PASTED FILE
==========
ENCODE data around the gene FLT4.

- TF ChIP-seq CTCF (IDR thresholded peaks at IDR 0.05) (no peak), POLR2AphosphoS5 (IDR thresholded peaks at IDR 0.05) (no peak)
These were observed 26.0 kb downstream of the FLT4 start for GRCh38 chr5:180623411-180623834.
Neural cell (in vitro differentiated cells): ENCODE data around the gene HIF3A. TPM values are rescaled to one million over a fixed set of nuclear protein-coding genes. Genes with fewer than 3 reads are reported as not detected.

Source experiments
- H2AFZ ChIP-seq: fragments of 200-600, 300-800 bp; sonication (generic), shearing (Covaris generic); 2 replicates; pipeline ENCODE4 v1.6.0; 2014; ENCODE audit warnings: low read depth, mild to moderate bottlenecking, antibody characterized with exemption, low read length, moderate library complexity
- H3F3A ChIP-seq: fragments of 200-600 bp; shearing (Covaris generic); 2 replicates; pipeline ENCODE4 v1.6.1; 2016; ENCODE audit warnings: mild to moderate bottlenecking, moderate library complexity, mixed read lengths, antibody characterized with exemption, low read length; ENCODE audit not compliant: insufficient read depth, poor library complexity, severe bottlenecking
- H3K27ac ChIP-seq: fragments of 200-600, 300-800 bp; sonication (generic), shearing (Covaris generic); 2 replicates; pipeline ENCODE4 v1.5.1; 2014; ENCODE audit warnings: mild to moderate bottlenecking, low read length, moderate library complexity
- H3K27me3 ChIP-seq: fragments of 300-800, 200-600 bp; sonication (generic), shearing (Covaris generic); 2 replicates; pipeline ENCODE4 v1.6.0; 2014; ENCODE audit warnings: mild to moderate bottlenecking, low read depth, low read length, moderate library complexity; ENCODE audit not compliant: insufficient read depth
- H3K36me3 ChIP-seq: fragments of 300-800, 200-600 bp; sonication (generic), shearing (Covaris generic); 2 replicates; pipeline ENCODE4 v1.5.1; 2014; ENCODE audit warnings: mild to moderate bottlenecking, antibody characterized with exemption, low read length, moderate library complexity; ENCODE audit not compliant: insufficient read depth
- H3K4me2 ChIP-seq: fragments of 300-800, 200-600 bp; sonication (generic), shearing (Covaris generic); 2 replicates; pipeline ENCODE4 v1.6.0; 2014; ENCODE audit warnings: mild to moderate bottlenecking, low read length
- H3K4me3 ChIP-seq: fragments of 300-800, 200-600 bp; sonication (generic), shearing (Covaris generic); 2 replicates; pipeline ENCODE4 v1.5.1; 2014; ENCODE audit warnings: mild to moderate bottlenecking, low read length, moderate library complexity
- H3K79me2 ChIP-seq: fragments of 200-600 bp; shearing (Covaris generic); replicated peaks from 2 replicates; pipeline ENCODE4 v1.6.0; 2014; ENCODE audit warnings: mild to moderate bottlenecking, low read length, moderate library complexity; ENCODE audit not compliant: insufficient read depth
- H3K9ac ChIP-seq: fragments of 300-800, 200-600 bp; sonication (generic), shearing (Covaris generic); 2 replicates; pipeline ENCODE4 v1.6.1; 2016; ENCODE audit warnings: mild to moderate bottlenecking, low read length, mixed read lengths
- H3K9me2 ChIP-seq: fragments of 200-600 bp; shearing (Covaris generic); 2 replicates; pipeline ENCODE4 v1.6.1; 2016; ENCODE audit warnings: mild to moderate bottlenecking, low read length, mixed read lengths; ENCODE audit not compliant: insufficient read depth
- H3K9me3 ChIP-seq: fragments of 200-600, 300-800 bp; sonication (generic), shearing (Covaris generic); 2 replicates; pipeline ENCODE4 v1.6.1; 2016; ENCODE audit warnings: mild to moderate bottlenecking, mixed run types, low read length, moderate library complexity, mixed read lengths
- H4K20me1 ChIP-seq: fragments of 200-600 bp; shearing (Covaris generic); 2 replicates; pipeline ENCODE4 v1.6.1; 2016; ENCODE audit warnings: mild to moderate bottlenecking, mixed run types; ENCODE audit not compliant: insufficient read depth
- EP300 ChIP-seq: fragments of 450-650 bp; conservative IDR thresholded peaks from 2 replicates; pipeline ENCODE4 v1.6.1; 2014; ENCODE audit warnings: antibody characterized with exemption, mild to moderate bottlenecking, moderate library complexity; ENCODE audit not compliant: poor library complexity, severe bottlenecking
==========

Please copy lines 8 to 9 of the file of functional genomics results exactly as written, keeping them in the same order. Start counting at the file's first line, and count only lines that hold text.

- H3K27ac ChIP-seq: fragments of 200-600, 300-800 bp; sonication (generic), shearing (Covaris generic); 2 replicates; pipeline ENCODE4 v1.5.1; 2014; ENCODE audit warnings: mild to moderate bottlenecking, low read length, moderate library complexity
- H3K27me3 ChIP-seq: fragments of 300-800, 200-600 bp; sonication (generic), shearing (Covaris generic); 2 replicates; pipeline ENCODE4 v1.6.0; 2014; ENCODE audit warnings: mild to moderate bottlenecking, low read depth, low read length, moderate library complexity; ENCODE audit not compliant: insufficient read depth